Junya Watanabe Man Menswear Spring Summer 2016 Paris
More than the sum of its parts. Never has a truism felt more appropriate than this morning at Junya Watanabe, where patch-working has long been an art form.
At first, it seemed as if the Ivy Leaguers had gone native in the Museum of Immigration, built in 1931 by Albert Laprade. Much like Vampire Weekend's “Cape Cod Kwassa Kwassa,” Watanabe's collection reflected on colonialism, and exploited the in-roads between preppy and native African culture. From last winter's Sapeurs re-appropriating Western masculine codes to this season, the parallel felt natural.
In many ways, this was still intrinsically Watanabe, with its sensational trousers and denim, the odd Breton top, the masterful tailoring on shirts and jackets ― one of those blazers would be a much better "souvenir jacket" than even the best looking specimens seen on other runways. And of course, the patch-working. Typically Western fabrics competed for attention with wax prints, wools, with linens. An orange shawl reconciles both with its barely there houndstooth. But what can't be ignored is how closely it related to current sartorial obsessions. The abbreviated trouser lengths, the double-breasted blazers, the jaunty straw hats – they were all in full force and will no doubt appeal to sharp dressers. At second glance, there was as much sartorial horndoggery as there was Monkey D. Luffy, principal protagonist of the hit One Piece manga.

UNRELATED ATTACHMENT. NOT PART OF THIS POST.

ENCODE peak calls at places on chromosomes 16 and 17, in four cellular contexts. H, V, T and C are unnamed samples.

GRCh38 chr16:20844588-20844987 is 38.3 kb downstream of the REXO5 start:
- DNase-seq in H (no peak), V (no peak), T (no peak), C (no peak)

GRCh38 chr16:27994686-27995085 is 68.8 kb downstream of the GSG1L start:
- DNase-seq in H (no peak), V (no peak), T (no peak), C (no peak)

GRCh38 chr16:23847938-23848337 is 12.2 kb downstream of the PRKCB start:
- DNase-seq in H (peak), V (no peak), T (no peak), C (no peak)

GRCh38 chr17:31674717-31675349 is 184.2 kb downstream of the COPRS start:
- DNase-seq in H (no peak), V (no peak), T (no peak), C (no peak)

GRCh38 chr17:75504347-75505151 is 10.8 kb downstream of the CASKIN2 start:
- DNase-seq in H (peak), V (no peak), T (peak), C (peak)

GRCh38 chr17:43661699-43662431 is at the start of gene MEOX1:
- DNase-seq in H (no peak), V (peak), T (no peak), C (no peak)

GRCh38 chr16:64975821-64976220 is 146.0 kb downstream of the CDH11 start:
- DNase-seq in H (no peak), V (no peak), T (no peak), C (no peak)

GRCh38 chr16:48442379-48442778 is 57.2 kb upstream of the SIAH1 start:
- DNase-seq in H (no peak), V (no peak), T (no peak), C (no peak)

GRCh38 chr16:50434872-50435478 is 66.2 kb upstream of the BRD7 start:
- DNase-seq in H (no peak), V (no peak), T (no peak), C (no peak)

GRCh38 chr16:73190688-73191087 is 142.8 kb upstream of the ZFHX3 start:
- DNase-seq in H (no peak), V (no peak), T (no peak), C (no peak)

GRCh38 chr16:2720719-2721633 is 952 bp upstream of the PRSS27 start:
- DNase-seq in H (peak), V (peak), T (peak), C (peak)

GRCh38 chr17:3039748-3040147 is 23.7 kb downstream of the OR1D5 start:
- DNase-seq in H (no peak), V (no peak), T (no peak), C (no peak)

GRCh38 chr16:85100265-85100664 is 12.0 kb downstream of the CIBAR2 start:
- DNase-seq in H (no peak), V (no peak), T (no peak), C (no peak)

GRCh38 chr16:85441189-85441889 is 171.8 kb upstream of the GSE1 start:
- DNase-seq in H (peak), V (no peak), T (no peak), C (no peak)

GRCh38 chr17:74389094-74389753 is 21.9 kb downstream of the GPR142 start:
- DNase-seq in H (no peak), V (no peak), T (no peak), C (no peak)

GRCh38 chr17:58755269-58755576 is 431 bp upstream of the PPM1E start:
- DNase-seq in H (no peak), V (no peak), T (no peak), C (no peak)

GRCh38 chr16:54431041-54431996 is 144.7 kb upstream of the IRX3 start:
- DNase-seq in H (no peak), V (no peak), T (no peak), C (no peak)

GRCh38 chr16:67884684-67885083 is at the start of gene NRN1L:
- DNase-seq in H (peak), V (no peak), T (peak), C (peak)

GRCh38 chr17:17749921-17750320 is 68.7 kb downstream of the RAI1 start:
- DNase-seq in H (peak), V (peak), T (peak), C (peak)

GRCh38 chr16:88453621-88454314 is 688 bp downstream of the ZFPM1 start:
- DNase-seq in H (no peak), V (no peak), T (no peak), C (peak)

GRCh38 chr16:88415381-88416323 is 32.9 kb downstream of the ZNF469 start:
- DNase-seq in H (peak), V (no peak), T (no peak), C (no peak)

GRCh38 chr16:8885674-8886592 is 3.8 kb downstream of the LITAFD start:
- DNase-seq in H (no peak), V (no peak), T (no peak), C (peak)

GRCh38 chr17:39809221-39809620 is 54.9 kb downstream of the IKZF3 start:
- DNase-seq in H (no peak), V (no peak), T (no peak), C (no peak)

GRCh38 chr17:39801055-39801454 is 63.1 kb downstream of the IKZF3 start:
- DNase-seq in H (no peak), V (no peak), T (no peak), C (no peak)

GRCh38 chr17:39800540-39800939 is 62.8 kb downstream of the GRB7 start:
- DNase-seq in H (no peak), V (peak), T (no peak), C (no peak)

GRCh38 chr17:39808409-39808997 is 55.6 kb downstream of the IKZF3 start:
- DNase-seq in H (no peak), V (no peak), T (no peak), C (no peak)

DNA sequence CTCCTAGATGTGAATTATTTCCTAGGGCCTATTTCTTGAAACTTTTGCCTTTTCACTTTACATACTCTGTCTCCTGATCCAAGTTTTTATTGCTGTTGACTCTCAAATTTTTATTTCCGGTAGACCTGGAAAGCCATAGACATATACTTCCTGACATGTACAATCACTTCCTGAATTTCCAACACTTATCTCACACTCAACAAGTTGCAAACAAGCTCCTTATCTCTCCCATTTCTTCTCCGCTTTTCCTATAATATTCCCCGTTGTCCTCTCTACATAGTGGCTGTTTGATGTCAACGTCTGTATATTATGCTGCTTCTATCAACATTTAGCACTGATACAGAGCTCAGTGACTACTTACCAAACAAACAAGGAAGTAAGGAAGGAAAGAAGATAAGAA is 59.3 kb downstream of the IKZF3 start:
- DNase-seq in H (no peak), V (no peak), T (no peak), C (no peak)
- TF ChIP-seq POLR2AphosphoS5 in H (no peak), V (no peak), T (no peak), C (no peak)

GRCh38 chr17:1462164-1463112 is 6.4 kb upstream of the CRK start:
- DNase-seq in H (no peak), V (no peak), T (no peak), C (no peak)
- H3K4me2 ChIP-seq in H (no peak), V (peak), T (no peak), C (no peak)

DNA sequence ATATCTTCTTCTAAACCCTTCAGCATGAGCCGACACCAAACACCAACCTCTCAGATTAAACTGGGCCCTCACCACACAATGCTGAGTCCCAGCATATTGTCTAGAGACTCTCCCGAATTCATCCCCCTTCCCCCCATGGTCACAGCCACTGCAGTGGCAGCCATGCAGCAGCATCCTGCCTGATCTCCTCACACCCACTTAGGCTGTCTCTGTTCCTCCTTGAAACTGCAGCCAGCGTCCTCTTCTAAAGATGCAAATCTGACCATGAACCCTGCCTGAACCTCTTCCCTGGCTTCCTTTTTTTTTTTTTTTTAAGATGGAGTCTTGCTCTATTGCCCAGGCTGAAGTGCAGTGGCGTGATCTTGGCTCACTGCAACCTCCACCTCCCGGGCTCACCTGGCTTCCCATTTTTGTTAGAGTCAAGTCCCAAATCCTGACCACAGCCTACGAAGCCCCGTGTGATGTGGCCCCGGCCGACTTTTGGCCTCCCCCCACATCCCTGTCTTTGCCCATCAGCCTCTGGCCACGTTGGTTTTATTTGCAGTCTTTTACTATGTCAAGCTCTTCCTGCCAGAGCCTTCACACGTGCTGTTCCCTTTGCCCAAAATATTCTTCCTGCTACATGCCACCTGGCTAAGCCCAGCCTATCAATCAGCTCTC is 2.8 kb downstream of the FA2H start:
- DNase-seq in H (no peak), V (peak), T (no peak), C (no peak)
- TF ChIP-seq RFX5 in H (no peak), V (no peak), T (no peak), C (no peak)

Much like the African man in his traditional outfit looking down onto an apparently preserved landscape, Watanabe usually reflects on oft-overlooked dignity. Here, it was delivered in the form of kikoy wraps and throws wrapped around the shoulders. "Look" said a blue crocodile on one. The designer pointed at the mutual fetishizing of foreign dress, and some would only look at the proffered necklaces.
A handful of handsome classic suits, colorful accessories piled over them, closed the show. After Yohji Yamamoto yesterday, this feels like strike two.